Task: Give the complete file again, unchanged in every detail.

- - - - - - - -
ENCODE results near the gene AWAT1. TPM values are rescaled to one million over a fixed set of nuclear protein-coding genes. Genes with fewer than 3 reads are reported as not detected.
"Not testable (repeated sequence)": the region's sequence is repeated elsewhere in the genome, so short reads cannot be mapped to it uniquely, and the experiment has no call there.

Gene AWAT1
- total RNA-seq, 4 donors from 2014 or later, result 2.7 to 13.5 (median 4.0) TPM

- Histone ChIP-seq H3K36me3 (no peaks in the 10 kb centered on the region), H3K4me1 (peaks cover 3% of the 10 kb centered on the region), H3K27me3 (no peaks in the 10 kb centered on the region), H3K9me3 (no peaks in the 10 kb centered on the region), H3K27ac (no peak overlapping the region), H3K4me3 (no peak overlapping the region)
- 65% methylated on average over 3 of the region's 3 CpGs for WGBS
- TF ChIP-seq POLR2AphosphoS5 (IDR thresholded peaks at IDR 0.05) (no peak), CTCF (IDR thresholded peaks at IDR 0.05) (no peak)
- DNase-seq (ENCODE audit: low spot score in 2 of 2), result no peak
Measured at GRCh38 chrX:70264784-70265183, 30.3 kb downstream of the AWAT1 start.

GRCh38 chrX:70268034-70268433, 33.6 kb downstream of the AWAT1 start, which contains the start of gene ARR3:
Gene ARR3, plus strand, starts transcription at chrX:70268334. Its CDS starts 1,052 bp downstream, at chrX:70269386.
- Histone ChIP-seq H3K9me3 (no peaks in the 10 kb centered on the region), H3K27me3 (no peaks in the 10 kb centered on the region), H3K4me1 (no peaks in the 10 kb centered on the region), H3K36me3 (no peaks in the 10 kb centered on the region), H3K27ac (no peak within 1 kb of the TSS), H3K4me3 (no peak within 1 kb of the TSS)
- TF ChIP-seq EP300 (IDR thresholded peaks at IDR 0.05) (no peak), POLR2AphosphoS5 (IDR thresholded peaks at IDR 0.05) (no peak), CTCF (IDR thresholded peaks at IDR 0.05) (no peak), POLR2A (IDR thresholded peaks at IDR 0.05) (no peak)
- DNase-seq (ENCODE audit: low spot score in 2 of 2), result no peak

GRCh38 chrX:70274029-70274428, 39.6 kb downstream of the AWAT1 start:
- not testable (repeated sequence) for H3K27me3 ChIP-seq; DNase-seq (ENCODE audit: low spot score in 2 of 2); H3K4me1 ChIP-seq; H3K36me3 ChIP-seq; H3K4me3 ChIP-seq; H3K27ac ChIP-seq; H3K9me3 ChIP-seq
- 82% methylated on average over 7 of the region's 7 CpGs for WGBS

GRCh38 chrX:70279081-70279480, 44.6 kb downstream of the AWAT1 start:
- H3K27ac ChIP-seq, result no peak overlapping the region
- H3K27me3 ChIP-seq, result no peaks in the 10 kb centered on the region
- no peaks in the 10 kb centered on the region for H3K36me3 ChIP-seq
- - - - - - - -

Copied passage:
ENCODE results near the gene AWAT1. TPM values are rescaled to one million over a fixed set of nuclear protein-coding genes. Genes with fewer than 3 reads are reported as not detected.
"Not testable (repeated sequence)": the region's sequence is repeated elsewhere in the genome, so short reads cannot be mapped to it uniquely, and the experiment has no call there.

Gene AWAT1
- total RNA-seq, 4 donors from 2014 or later, result 2.7 to 13.5 (median 4.0) TPM

- Histone ChIP-seq H3K36me3 (no peaks in the 10 kb centered on the region), H3K4me1 (peaks cover 3% of the 10 kb centered on the region), H3K27me3 (no peaks in the 10 kb centered on the region), H3K9me3 (no peaks in the 10 kb centered on the region), H3K27ac (no peak overlapping the region), H3K4me3 (no peak overlapping the region)
- 65% methylated on average over 3 of the region's 3 CpGs for WGBS
- TF ChIP-seq POLR2AphosphoS5 (IDR thresholded peaks at IDR 0.05) (no peak), CTCF (IDR thresholded peaks at IDR 0.05) (no peak)
- DNase-seq (ENCODE audit: low spot score in 2 of 2), result no peak
Measured at GRCh38 chrX:70264784-70265183, 30.3 kb downstream of the AWAT1 start.

GRCh38 chrX:70268034-70268433, 33.6 kb downstream of the AWAT1 start, which contains the start of gene ARR3:
Gene ARR3, plus strand, starts transcription at chrX:70268334. Its CDS starts 1,052 bp downstream, at chrX:70269386.
- Histone ChIP-seq H3K9me3 (no peaks in the 10 kb centered on the region), H3K27me3 (no peaks in the 10 kb centered on the region), H3K4me1 (no peaks in the 10 kb centered on the region), H3K36me3 (no peaks in the 10 kb centered on the region), H3K27ac (no peak within 1 kb of the TSS), H3K4me3 (no peak within 1 kb of the TSS)
- TF ChIP-seq EP300 (IDR thresholded peaks at IDR 0.05) (no peak), POLR2AphosphoS5 (IDR thresholded peaks at IDR 0.05) (no peak), CTCF (IDR thresholded peaks at IDR 0.05) (no peak), POLR2A (IDR thresholded peaks at IDR 0.05) (no peak)
- DNase-seq (ENCODE audit: low spot score in 2 of 2), result no peak

GRCh38 chrX:70274029-70274428, 39.6 kb downstream of the AWAT1 start:
- not testable (repeated sequence) for H3K27me3 ChIP-seq; DNase-seq (ENCODE audit: low spot score in 2 of 2); H3K4me1 ChIP-seq; H3K36me3 ChIP-seq; H3K4me3 ChIP-seq; H3K27ac ChIP-seq; H3K9me3 ChIP-seq
- 82% methylated on average over 7 of the region's 7 CpGs for WGBS

GRCh38 chrX:70279081-70279480, 44.6 kb downstream of the AWAT1 start:
- H3K27ac ChIP-seq, result no peak overlapping the region
- H3K27me3 ChIP-seq, result no peaks in the 10 kb centered on the region
- no peaks in the 10 kb centered on the region for H3K36me3 ChIP-seq